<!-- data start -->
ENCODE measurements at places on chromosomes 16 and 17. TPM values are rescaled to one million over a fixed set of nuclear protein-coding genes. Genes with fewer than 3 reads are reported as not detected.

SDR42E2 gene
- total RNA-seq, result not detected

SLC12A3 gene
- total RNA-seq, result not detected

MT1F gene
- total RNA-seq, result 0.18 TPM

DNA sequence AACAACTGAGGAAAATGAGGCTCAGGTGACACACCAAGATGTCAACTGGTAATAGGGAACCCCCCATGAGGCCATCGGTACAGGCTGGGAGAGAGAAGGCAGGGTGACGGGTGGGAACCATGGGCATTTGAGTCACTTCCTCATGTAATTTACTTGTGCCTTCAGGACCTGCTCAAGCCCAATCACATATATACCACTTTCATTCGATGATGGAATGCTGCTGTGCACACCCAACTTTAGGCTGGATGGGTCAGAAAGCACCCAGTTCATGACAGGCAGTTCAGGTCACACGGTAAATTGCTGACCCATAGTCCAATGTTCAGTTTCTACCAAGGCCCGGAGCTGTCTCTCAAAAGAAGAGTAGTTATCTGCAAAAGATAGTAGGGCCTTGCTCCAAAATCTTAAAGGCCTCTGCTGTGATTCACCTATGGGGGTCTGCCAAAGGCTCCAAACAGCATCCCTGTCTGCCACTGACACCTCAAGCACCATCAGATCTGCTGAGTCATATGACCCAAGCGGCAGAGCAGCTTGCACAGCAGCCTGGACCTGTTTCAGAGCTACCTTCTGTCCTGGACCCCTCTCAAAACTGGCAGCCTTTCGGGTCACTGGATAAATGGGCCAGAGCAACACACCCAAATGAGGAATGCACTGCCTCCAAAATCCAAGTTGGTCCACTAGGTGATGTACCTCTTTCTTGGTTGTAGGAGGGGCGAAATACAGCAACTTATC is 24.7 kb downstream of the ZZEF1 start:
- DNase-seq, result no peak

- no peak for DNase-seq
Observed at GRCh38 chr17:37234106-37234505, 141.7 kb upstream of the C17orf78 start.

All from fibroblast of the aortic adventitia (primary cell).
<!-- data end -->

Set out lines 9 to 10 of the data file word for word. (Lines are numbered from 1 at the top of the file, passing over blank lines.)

- DNase-seq, result no peak

- no peak for DNase-seq